1Department of Pediatrics, University Hospital Infanta Sofía, San Sebastián de los Reyes, Spain2Biomedical School, Universidad Europea, Madrid, Spain3Department of Pediatrics, University Hospital Ramón y Cajal, Madrid, Spain4Medical School, Universidad de Alcalá, Madrid, Spain5Pediatrics, Tropical and Infectious Diseases Department, University Hospital La Paz, Madrid, Spain6Pediatric Infectious Diseases Unit, University Hospital Gregorio Marañón, Madrid, Spain7Department of Pediatrics, Toledo University Hospital, Toledo, Castilla-La Mancha, Spain8Department of Pediatrics, Getafe University Hospital, Getafe, Spain9Department of Pediatrics, University Hospital Príncipe de Asturias, Alcalá de Henares, Madrid, Spain10Department of Pediatrics, University Hospital Carlos Haya, Málaga, Andalucía, Spain11Pediatric Infectious Diseases Unit, University Hospital 12 de Octubre, Madrid, Spain12Biostatistics Unit, University Hospital La Paz, Madrid, Spain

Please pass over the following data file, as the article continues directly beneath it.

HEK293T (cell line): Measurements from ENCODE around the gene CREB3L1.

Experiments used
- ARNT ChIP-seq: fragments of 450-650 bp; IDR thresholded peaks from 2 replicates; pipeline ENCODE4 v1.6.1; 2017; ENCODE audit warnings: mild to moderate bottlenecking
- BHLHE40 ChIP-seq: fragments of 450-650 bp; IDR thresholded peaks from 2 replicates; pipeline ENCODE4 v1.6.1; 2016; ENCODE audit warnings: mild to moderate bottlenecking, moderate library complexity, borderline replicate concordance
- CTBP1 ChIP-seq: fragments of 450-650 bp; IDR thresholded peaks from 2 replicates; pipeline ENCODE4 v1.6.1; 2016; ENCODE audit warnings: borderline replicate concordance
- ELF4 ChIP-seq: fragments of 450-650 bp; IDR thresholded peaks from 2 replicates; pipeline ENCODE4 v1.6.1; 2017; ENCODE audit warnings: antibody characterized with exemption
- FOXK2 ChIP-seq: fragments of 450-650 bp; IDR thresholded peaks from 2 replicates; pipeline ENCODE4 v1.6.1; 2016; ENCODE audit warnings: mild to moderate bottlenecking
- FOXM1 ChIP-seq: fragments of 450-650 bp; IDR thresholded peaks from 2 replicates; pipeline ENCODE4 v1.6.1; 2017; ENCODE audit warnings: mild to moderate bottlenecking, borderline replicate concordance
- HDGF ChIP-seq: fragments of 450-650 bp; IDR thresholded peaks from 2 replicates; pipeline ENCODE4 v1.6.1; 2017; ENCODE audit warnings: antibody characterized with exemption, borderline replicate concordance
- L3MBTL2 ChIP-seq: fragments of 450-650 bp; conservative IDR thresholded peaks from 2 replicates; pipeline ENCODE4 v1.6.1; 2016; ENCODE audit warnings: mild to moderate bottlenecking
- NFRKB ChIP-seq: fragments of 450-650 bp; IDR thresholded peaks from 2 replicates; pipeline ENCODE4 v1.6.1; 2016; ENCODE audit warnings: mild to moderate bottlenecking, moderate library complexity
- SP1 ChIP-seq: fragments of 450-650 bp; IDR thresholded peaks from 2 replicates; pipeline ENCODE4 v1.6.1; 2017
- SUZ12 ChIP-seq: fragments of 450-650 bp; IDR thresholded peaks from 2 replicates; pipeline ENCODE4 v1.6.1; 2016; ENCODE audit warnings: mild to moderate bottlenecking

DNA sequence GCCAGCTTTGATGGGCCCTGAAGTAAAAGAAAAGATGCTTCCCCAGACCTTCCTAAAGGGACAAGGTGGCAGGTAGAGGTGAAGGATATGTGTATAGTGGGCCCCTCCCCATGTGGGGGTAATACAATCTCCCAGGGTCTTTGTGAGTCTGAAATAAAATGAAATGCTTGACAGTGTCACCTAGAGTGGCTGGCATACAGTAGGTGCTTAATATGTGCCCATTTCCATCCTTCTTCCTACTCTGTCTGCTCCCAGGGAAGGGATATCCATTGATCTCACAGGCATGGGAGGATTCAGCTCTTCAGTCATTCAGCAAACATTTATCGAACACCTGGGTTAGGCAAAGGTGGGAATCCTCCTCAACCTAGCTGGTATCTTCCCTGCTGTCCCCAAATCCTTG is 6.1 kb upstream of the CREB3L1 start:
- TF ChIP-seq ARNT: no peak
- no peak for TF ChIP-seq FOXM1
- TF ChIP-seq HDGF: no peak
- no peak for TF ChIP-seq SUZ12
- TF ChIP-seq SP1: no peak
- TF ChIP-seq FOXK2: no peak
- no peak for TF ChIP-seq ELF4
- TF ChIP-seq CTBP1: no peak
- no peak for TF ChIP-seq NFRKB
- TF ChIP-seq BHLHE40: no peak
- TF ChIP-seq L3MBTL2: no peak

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ObjectiveTo assess whether dexamethasone (DXM) decreases the time to recovery in patients with parapneumonic pleural effusion.Study designThis was a multicenter, randomized, double blind, parallel-group, placebo-controlled clinical trial of 60 children, ranging in age from 1 month to 14 years, with community-acquired pneumonia (CAP) and pleural effusion. Patients received either intravenous DXM (0.25 mg/kg/dose) or placebo every 6 hours over a period of 48 hours, along with antibiotics. The primary endpoint was the time to recovery in hours, defined objectively. We also evaluated complications and adverse events.ResultsAmong the 60 randomized patients (mean age, 4.7 years; 58% female), 57 (95%) completed the study. Compared with placebo recipients, the patients receiving DXM had a shorter time to recovery, after adjustment by severity group and stratification by center (hazard ratio, 1.95; 95% CI, 1.10-3.45; P = .021). The median time to recovery for patients receiving DXM was 68 hours (2.8 days) shorter than patients receiving placebo (109 hours vs 177 hours; P = .037). In exploratory subgroup analysis, the median time to recovery for patients with simple effusion receiving DXM was 76 hours (3.1 days) shorter than for patients with simple effusion receiving placebo (P = .017). The median time to recovery for patients with complicated effusion receiving DXM was 14 hours (0.5 days) shorter than for patients with complicated effusion receiving placebo (P = .66). The difference in the effect of DXM in the 2 severity groups was not statistically significant (P = .138 for interaction). There were no significant differences in complications or adverse events attributable to the study drugs, except for hyperglycemia.ConclusionIn this trial, DXM seemed to be a safe and effective adjunctive therapy for parapneumonic pleural effusion.Trial registrationClinicalTrials.gov: NCT01261546.